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Kyffhäuser Monument, Entente

Jamila back in Munich; Wellcome celebration at the Oktoberfest
Quedlinburg, Cradle of the German Empire

Emperor Wilhelm I. (1797-1888, emperor since 1871, the one with the long beard) is commemorated with several colossal monuments in Germany at different spots. Wilhelm I. won fame as arbitrator in the big war between England and the USA, the „Pig And Potato War“ in which a British pig was shot by an american farmer after the british pig had eaten american tubers in the garden of the farmer. (not to be confused with the Potato War between Bavaria, Prussia and Austria 1778/1779 where much more potatos and Prum plums were at risk.)

„Es ist schwer, unter einem solchen Kanzler Kaiser zu sein“ (Wilhelm about chancellor Bismark; it’s hard to serve as an emperor under chancellor Bismark)

This one here is in the Kyffhäuser mountain range close to Bad Frankenhausen. It was erected after the victory in the war 1871 over France and 1866 also Bavaria and after the founding of the second German empire after the Napoleon age (and the well payed agreement of Wittelsbacher Ludwig II.). In a period of national enthusiasm when also several unfinished project like the cathedral in Cologne or the one in Ulm were accomplished.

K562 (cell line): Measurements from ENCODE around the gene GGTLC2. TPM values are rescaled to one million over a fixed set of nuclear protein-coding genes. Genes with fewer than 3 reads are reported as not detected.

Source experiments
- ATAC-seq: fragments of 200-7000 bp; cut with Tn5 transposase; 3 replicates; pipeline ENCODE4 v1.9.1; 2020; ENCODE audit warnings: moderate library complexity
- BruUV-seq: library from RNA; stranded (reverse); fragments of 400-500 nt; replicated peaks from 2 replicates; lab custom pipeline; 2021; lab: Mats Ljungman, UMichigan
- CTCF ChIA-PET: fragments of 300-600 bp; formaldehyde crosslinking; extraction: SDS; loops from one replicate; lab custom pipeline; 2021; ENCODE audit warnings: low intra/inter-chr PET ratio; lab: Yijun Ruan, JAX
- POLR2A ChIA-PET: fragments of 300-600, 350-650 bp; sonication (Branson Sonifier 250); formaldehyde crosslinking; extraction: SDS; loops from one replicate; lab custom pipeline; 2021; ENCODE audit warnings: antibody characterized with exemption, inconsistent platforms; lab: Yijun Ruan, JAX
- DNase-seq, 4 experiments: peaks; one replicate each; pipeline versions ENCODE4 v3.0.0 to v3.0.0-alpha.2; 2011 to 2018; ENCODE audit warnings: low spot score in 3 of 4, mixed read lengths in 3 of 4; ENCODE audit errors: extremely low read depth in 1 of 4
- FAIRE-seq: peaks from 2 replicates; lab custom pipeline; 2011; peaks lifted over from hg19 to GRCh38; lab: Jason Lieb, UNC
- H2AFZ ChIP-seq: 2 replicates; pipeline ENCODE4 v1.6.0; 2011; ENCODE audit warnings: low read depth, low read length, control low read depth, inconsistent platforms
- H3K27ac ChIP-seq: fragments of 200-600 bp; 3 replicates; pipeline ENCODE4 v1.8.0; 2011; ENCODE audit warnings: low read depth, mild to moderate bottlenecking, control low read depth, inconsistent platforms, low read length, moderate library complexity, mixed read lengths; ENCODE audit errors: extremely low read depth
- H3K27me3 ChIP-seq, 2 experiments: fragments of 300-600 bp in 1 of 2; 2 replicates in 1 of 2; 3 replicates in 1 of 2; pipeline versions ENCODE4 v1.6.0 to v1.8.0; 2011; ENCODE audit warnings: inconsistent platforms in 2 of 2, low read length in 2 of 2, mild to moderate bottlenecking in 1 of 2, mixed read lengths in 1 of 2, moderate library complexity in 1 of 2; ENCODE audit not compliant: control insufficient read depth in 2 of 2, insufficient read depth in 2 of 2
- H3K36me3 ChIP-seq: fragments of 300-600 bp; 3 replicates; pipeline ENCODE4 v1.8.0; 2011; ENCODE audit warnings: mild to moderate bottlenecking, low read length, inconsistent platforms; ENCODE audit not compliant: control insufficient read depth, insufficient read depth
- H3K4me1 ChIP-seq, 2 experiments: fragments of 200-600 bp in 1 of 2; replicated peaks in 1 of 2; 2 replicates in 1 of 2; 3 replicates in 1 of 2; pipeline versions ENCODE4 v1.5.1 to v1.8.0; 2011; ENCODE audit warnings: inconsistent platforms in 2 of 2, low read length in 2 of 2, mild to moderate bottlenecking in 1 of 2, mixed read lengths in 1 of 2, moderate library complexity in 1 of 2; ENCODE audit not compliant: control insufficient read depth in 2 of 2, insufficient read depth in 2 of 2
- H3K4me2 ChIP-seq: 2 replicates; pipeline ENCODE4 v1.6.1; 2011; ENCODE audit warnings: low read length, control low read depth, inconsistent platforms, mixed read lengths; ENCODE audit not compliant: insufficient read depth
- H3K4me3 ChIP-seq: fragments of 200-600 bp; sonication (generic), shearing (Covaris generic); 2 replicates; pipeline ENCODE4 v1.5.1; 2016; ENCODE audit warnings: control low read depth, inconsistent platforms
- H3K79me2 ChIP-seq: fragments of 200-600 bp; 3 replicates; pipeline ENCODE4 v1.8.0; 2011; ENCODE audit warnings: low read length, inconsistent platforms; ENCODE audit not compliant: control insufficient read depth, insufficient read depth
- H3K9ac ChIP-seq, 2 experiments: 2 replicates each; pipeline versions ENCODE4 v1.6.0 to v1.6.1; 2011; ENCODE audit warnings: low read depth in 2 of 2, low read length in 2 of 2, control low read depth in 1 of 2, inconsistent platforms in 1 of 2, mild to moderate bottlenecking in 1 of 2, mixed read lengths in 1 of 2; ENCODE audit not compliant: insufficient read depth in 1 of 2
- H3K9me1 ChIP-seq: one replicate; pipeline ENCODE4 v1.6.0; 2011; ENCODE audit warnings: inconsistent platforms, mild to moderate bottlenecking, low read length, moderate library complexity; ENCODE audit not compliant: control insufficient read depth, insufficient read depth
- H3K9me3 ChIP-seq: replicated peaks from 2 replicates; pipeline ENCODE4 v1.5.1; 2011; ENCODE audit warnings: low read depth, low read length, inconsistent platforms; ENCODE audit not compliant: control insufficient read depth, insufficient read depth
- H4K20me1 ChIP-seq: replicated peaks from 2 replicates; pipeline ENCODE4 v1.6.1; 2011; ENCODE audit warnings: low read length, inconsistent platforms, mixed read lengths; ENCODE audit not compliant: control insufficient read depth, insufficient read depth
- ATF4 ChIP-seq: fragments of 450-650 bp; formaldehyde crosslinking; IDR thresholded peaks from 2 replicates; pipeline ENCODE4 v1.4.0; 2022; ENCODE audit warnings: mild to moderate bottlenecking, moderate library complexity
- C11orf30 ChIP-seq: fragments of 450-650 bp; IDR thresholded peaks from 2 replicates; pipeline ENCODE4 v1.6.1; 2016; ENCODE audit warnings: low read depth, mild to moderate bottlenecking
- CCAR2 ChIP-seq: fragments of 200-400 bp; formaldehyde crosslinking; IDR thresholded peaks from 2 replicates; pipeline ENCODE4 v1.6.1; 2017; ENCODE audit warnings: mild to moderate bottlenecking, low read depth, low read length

Barbarossa is also commemorated within the same monument. One of his vacation homes is not far away in Thuringia.

The Hartz mountain range in the north is also visible from here and the Thuringian Forest in the south.

Grandson Wilhelm II. had his colossal appearance at the Rhine river in Koblenz.

The Hohenzoller emperors liked it big.

Sheila also saw the “Niederwalddenkmal” at Rüdesheim at the Rhine River before.

Wilhelm I., later emperor, 1848 prince, proposed to beat down the revolution of 1848 with „Kartäschen“ (Canister shots, atillery, splinter bombs) to kill his own revulutionary citizens. Which brought him the the nickname „Kartäschenprinz„. In Munich there too was a revolution 1848 at the end of the reign of Bavarian King Ludwig I., but mainly because of his affair with Lola Montez.

On the way from the parking lot to the Memorial there is also a crummy memorial of Reichskanzler Hindenburg. But as the one we saw is made from wood it can’t be the original. It was covered with nails, probably one of the statues to donate money for victims of WWI. (Kriegsnagelungen)

Credit: Maps Icons Collection, t

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Jamila back in Munich; Wellcome celebration at the Oktoberfest
Quedlinburg, Cradle of the German Empire